Two days ago W Magazine and The Film Stage posted a series of video clips in which several award-season headliners — Cate Blanchett, Paul Dano, Jennifer Jason Leigh, Jake Gyllenhaal, Alicia Vikander, Rooney Mara, Bryan Cranston, Benicio del Toro, et. al. — describe their favorite all-time sex scenes. HE’s favorite sensual intimacy scene is mentioned by Dano — that Notorious classic between a standing-and-fully-dressed Cary Grant and Ingrid Bergman when they’re more or less glued and never stop kissing and nuzzling. HE’s all-time favorite sex scene is the one between Tom Cruise (by anyone’s measure an unlikely participant in this realm) and Rebecca DeMornay in Risky Business. It’s perfect because like any transcendent sexual encounter it feels levitational — orchestrated, finely tuned, rhythmic, musical. It multiplies and compounds the sexual train metaphor that Alfred Hitchcock created in that last shot in North by Northwest, and it ends with that perfect (i.e., very subtle) electric train-track spark.
I’m as amused as the next guy by the news about Trigger Street partners Kevin Spacey and Dana Brunetti being tapped to run the new, restructured, post-chapter 11 Relativity Media. We all love the idea of Buddy Ackerman actually running a real movie company, etc. But can I ask a question? Why is Relativity even in business? Who cares? The company went totally bust last year under Ryan Cavanaugh, trapped in a muddy, 75-foot-deep sinkhole and finally forced to face reality. Nothing against Spacey and Brunetti but what magic, exactly, are they expected to create? I know as much as they do, my gut instincts are just as well attuned and I’m more free-form and fuck-all in my thinking. You know what I would do if I ran Relativity? I would hire LexG as vp creative affairs. (I would greenlight films with a potential to compete during award season and Lex would advise about which stupid movies to make.) Over the last year has anyone said to anyone else over a drink, “You know, I’m really upset that Relativity went bankrupt…I know if they could just hire the right people to run things correctly that Relativity could really make a difference to the average moviegoer…I hope they get it together….we need companies like Relativity to brighten and enrich our moviegoing lives.” Newsflash: Nobody gives a shit. But with Wells and LexG calling the shots, electric bolts of excitement would be pulsing through the Hollywood bloodstream.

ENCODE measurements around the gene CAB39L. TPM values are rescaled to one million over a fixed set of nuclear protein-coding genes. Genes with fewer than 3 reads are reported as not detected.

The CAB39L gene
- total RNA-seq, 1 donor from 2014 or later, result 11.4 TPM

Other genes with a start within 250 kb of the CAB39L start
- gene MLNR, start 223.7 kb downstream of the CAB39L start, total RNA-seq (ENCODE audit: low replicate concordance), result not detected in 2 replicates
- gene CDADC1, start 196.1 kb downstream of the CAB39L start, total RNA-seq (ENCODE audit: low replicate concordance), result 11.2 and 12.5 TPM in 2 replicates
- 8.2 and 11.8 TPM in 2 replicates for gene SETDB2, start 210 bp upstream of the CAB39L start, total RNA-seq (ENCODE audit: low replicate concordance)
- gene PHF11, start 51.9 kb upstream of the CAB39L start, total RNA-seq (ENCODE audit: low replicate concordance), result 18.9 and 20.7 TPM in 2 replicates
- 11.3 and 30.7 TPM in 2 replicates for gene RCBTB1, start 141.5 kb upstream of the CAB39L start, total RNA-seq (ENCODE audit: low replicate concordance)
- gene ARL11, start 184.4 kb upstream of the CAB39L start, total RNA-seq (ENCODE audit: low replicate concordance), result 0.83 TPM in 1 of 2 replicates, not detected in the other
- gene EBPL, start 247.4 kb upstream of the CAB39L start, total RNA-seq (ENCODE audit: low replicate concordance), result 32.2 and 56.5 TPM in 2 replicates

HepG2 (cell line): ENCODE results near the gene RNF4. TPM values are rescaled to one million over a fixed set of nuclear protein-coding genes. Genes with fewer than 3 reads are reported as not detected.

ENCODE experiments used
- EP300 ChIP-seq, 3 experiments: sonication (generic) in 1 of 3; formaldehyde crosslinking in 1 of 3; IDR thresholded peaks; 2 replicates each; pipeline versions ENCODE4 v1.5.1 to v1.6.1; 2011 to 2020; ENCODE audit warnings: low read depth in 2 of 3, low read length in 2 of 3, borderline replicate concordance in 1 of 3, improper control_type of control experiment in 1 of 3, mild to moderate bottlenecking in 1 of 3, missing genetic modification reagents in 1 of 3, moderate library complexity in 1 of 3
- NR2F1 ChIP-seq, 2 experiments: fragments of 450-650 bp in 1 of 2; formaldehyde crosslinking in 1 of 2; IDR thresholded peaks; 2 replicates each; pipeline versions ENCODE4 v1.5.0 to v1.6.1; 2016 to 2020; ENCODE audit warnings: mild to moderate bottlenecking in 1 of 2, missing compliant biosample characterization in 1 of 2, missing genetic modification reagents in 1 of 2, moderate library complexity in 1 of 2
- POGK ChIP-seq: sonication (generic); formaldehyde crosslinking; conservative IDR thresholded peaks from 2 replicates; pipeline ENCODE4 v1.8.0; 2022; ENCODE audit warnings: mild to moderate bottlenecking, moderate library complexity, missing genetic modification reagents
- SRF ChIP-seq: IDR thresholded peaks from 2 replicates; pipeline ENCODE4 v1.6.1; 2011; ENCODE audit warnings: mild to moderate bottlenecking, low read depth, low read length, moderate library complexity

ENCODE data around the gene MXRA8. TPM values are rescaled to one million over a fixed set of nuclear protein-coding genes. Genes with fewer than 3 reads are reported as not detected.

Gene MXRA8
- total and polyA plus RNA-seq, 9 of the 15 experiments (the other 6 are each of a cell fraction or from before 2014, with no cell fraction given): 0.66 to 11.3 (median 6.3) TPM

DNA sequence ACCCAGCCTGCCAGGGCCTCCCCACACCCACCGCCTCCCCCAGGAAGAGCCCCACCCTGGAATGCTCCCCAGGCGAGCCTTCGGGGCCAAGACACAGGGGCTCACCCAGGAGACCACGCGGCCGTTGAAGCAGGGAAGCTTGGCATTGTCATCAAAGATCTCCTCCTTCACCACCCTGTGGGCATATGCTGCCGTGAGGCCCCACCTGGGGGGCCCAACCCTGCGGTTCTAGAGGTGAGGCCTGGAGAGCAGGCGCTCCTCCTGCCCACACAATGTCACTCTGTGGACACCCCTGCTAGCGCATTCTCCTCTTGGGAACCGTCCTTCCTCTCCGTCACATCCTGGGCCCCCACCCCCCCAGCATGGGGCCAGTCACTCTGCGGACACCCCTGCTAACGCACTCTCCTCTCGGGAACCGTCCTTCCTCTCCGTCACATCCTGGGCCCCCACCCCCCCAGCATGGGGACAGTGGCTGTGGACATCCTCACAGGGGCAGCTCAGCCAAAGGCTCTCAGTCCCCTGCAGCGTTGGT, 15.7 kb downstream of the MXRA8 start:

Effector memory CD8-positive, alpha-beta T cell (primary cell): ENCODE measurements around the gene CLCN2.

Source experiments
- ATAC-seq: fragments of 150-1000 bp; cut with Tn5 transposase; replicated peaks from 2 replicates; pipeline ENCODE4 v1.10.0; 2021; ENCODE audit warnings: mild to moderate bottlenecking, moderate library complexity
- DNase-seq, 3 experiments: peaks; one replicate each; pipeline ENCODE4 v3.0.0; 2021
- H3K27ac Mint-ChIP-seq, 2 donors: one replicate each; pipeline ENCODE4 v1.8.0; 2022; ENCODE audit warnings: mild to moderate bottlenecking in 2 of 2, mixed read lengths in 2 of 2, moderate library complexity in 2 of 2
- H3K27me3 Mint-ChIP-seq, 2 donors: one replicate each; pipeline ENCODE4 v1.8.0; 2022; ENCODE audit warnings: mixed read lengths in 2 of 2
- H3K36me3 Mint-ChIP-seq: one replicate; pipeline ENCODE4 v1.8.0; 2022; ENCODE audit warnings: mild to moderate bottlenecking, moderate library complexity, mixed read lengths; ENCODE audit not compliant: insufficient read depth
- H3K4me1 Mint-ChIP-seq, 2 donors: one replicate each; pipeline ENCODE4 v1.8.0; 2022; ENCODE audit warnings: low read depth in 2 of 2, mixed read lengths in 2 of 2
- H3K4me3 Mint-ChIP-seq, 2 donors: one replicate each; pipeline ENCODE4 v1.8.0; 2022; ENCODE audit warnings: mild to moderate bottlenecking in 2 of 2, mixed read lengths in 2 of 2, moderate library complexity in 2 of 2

If Joel Edgerton has a significant role in an unseen film, I know I’m going to have at least a moderately difficult time with it. I’m sorry but he rubs me the wrong way. His vibe, those little pig eyes, his actorishness. Edgerton was cool in Animal Kingdom (’10), Warrior (11) and Zero Dark Thirty (’12), and I admired his on-stage performance as Stanley Kowalski in a 2009 BAM production of A Streetcar Named Desire, in which he costarred with Cate Blanchett. But I started to develop prickly feelings after seeing him portray a lying, squirrelish husband in 2013’s Wish You Were Here. And then three recent performances turned me flat-out against him — his eye-linered Ramses in Exodus: Gods and Kings, Gordo the weirdo in The Gift and especially his dirty FBI agent John Connolly in Black Mass. Edgerton’s Bahstun accent, his ’70s hair, those light blue three-piece suits…torture.
Ruth Negga, Joel Edgerton in Jeff Nichols’ Loving.
My spirit sank yesterday when I noticed Edgerton is costarring with Ruth Negga in Jeff Nichols‘ Loving, a fact-based period drama about a once-controversial interracial marriage between Mildred and Richard Loving, which resulted in the couple being sentenced to prison in Virginia in early 1959. The conviction was argued through the courts in the mid ’60s, and was finally overturned by the Supreme Court in June 1967. I’m thinking this over and I know that Edgerton (who’s wearing a ’50s flattop and has dyed his hair blonde for the film) is going to make me sigh and grumble and shift in my seat. I dread grappling with his Southern accent. If only Nichols had cast Joaquin Phoenix or James Marsden or even Casey Affleck instead.